Open Access

Genome analysis of the sugar beet pathogen Rhizoctonia solani AG2-2IIIB revealed high numbers in secreted proteins and cell wall degrading enzymes

  • Daniel Wibberg1,
  • Louise Andersson2, 3,
  • Georgios Tzelepis3,
  • Oliver Rupp4,
  • Jochen Blom4,
  • Lukas Jelonek4,
  • Alfred Pühler1,
  • Johan Fogelqvist3,
  • Mark Varrelmann5,
  • Andreas Schlüter1Email author and
  • Christina Dixelius3Email author
Contributed equally
BMC Genomics201617:245

https://doi.org/10.1186/s12864-016-2561-1

Received: 13 November 2015

Accepted: 29 February 2016

Published: 17 March 2016

Abstract

Background

Sugar beet (Beta vulgaris) is a crop cultivated for its high content in sugar, but it is vulnerable to many soil-borne pathogens. One of them is the basidiomycete Rhizoctonia solani. This fungal species has a compatibility system regulating hyphal fusions (anastomosis). Consequently, R. solani species are categorized in anastomosis groups (AGs). AG2-2IIIB isolates are most aggressive on sugar beet. In the present study, we report on the draft genome of R. solani AG2-2IIIB using the Illumina technology. Genome analysis, interpretation and comparative genomics of five sequenced R. solani isolates were carried out.

Results

The draft genome of R. solani AG2-2IIIB has an estimated size of 56.02 Mb. In addition, two normalized EST libraries were sequenced. In total 20,790 of 21,980 AG2-2IIIB isotigs (transcript isoforms) were mapped on the genome with more than 95 % sequence identity. The genome of R. solani AG2-2IIIB was predicted to harbor 11,897 genes and 4908 were found to be isolate-specific. R. solani AG2-2IIIB was predicted to contain 1142 putatively secreted proteins and 473 of them were found to be unique for this isolate. The R. solani AG2-2IIIB genome encodes a high number of carbohydrate active enzymes. The highest numbers were observed for the polysaccharide lyases family 1 (PL-1), glycoside hydrolase family 43 (GH-43) and carbohydrate estarase family 12 (CE-12). Transcription analysis of selected genes representing different enzyme clades revealed a mixed pattern of up- and down-regulation six days after infection on sugar beets featuring variable levels of resistance compared to mycelia of the fungus grown in vitro.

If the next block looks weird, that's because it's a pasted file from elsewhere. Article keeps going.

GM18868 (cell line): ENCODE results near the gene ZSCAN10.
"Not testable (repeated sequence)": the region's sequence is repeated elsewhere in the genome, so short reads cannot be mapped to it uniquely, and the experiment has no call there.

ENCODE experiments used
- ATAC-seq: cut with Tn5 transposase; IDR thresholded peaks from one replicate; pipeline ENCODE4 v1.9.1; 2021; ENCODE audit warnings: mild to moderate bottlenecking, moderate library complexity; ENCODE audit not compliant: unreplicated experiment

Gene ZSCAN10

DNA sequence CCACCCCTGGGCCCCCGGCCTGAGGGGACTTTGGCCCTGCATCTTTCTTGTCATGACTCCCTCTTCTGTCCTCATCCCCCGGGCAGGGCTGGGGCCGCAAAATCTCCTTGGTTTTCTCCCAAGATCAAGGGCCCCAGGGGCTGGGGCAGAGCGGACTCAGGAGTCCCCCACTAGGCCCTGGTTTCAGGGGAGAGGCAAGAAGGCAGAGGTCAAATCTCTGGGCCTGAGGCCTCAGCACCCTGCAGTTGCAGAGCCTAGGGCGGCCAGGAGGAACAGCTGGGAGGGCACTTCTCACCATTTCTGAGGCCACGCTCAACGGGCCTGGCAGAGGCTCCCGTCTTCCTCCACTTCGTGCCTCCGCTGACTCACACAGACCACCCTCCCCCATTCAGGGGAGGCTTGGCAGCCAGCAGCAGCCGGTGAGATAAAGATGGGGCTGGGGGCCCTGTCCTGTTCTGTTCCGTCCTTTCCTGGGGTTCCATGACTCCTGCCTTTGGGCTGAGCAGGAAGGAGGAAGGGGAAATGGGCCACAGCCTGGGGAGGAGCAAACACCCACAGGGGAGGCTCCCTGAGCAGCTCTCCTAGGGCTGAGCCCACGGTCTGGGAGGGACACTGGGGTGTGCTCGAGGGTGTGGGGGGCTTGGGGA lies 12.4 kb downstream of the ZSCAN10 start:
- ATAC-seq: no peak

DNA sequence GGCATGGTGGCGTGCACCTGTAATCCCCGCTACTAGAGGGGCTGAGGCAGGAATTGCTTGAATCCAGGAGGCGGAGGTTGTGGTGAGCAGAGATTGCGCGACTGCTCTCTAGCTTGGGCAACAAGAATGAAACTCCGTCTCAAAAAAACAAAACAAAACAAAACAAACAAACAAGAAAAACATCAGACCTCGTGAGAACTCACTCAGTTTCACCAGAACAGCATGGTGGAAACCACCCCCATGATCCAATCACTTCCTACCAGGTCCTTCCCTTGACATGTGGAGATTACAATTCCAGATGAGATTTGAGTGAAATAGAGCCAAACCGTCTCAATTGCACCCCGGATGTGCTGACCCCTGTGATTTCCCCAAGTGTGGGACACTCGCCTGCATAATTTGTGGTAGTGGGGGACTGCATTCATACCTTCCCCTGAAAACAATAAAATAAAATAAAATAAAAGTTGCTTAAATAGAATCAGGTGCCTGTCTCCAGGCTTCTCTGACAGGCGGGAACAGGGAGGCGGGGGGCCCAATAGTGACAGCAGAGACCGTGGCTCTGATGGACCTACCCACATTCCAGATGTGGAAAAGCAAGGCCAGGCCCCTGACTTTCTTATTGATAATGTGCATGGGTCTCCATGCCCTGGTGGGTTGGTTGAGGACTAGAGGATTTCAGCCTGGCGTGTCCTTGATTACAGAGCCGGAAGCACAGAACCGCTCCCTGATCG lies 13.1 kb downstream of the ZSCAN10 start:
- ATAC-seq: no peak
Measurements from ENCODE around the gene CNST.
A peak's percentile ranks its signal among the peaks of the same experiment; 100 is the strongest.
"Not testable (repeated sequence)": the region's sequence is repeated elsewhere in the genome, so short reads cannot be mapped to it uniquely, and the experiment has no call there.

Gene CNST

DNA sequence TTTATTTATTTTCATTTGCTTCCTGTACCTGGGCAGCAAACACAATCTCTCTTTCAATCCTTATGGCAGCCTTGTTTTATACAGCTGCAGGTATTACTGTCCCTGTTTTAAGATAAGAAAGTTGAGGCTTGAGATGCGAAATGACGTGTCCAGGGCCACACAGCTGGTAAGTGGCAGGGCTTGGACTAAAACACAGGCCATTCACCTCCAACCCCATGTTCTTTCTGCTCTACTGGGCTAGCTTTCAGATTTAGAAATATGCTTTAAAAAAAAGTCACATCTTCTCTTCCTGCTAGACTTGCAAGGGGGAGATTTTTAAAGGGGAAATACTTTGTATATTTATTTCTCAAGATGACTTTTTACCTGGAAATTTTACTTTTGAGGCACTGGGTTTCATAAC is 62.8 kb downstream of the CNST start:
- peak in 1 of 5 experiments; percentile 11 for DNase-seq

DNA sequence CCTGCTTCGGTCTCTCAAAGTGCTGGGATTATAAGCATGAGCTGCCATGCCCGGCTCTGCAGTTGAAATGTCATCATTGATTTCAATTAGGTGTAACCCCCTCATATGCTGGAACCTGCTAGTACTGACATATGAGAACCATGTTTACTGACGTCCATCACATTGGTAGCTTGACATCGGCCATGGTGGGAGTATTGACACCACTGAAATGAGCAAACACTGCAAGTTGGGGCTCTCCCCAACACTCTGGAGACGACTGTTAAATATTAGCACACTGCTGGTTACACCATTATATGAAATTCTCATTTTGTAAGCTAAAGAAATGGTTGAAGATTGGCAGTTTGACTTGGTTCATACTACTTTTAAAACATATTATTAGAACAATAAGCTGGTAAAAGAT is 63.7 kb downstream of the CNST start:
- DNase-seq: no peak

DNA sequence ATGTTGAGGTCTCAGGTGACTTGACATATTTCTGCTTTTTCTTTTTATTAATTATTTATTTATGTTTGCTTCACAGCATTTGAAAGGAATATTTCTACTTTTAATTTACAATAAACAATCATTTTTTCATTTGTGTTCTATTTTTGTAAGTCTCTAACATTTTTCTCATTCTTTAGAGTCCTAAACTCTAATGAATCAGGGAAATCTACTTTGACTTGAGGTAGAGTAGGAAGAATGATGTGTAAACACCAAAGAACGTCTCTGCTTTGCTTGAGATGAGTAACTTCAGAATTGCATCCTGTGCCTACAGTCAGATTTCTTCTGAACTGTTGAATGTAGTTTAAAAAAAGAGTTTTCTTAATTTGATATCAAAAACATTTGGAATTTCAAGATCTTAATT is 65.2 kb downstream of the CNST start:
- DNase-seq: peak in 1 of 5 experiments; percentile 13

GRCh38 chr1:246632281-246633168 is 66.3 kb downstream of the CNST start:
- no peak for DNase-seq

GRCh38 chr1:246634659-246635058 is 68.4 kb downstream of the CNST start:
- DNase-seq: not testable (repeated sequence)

Conclusions

The established R. solani AG2-2IIIB genome and EST sequences provide important information on the gene content, gene structure and transcriptional activity for this sugar beet pathogen. The enriched genomic platform provides an important platform to enhance our understanding of R. solani biology.